E.J.Wilkins

02 Oct 2009 567 views
 
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Cambridge


Corpus Christi Clock

This clock was erected in 2008, at the corner of the Corpus Christi Library in Cambridge, which is at the junction of Benet Street, King's Parade and Trumpington Street. - here -

You can see part of King's College reflected in the toughened window.
.....

It's an amazing thing to see. It's complicated, at first almost incomprehensible, fascinating too.

Perhaps it better to use somebody else's description and information. This is from Financial Express

The "Corpus clock" is the brainchild of inventor John Taylor, who used his own money to build it, in part to pay homage to the genius of John Harrison**, the Englishman who in 1725 invented the "grasshopper" escapement — a mechanical device that helps regulate a clock's movement.

Making a visual pun on the grasshopper image, Taylor has designed a fantasy version of a grasshopper at the top of the clock face, and uses this beast — with its long needle teeth and barbed tail — as an integral part of the clockworks.

Its jaws begin to open halfway through a minute, then snap shut at 59 seconds. The creature's eyes, usually a dull green, occasionally flash bright yellow. The oversize grasshopper is called a chronophage, or "time eater." "Time is gone, he's eaten it," Taylor said. "My object was simply to turn a clock inside out so that the grasshopper became a reality." At the unveiling, Hawking predicted the creature atop the clock would become "a much-loved, and possibly feared, addition to Cambridge's cityscape."

The chronophage stands atop the clock face, which is four feet (1.2 metres) in diameter. It displays time with light — a light races around the outer ring once every second, pausing briefly at the actual second. The next ring inside indicates the minute, and the inner ring shows the hour.

The lights are light-emitting diodes, or LEDS, which are constantly on. The apparent motion is regulated mechanically through slots in moving discs. Weirdly, the pendulum slows down or speeds up. Sometimes it stops, the chronophage shakes a foot, and the pendulum moves again. ... (read more here)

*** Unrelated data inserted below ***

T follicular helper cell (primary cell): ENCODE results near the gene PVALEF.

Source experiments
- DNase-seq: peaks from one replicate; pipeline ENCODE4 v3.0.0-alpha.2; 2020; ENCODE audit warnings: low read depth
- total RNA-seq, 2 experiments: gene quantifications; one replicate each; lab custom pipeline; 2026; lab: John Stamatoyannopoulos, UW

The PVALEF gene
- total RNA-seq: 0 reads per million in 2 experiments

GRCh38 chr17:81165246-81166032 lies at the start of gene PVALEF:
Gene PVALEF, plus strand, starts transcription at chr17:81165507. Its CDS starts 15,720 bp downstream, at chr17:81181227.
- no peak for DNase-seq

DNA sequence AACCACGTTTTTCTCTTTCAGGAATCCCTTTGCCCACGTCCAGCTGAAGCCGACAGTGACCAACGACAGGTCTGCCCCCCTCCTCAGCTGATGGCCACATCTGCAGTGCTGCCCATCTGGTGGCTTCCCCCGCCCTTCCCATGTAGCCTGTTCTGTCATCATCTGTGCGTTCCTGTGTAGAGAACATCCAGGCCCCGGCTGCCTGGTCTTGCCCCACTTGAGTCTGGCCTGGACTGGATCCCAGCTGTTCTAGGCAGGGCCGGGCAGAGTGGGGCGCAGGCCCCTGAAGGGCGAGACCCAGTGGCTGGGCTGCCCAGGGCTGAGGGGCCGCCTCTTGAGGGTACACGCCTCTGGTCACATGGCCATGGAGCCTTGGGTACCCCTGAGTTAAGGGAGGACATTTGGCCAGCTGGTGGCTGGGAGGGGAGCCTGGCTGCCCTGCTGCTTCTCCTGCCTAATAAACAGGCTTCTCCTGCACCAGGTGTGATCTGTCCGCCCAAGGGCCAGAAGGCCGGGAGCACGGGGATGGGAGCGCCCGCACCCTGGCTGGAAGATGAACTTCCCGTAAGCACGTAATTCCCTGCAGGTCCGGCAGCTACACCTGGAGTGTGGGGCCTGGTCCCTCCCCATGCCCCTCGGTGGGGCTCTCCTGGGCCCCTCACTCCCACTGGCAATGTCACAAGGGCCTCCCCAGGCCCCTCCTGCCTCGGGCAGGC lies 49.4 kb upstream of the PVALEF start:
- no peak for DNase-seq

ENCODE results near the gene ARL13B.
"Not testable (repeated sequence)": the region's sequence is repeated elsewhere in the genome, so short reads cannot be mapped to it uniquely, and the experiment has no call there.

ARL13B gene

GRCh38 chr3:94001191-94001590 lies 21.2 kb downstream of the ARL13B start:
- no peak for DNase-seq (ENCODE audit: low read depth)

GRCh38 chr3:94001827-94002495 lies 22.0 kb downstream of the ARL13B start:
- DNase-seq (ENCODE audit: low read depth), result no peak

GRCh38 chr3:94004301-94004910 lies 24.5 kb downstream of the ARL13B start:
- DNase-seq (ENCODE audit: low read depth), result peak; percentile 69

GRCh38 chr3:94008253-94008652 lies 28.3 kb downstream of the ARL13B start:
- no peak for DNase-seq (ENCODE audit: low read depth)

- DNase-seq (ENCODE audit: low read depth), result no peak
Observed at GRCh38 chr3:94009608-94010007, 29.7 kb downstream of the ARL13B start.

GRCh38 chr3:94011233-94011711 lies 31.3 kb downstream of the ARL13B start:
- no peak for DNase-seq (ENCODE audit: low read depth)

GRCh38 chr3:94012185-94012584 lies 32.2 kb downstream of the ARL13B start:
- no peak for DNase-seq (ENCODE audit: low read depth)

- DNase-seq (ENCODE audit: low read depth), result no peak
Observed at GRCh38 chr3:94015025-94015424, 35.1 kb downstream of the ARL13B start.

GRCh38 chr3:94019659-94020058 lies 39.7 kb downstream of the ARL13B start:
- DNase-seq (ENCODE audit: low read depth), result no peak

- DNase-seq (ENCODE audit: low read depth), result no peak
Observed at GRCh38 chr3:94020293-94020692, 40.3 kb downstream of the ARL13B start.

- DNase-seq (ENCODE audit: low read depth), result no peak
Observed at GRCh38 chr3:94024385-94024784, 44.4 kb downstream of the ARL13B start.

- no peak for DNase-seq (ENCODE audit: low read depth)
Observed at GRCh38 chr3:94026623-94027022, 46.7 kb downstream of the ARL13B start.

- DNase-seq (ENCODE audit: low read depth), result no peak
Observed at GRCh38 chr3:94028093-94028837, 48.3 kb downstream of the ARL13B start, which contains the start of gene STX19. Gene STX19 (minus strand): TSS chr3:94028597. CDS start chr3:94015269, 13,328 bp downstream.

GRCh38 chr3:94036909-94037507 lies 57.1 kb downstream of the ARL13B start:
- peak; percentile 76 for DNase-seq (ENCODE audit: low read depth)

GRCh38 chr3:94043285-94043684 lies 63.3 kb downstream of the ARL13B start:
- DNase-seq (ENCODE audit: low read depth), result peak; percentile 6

.....

This is a lot more information about the clock and the people involved in making it at  chronophage.co.uk
.....

N.B.
** John Harrison is the man who spent his life designing a chronograph specifically for use by seafarers which enabled them to work out their longitude. Read more about him here
.

Cambridge


Corpus Christi Clock

This clock was erected in 2008, at the corner of the Corpus Christi Library in Cambridge, which is at the junction of Benet Street, King's Parade and Trumpington Street. - here -

You can see part of King's College reflected in the toughened window.
.....

It's an amazing thing to see. It's complicated, at first almost incomprehensible, fascinating too.

Perhaps it better to use somebody else's description and information. This is from Financial Express

The "Corpus clock" is the brainchild of inventor John Taylor, who used his own money to build it, in part to pay homage to the genius of John Harrison**, the Englishman who in 1725 invented the "grasshopper" escapement — a mechanical device that helps regulate a clock's movement.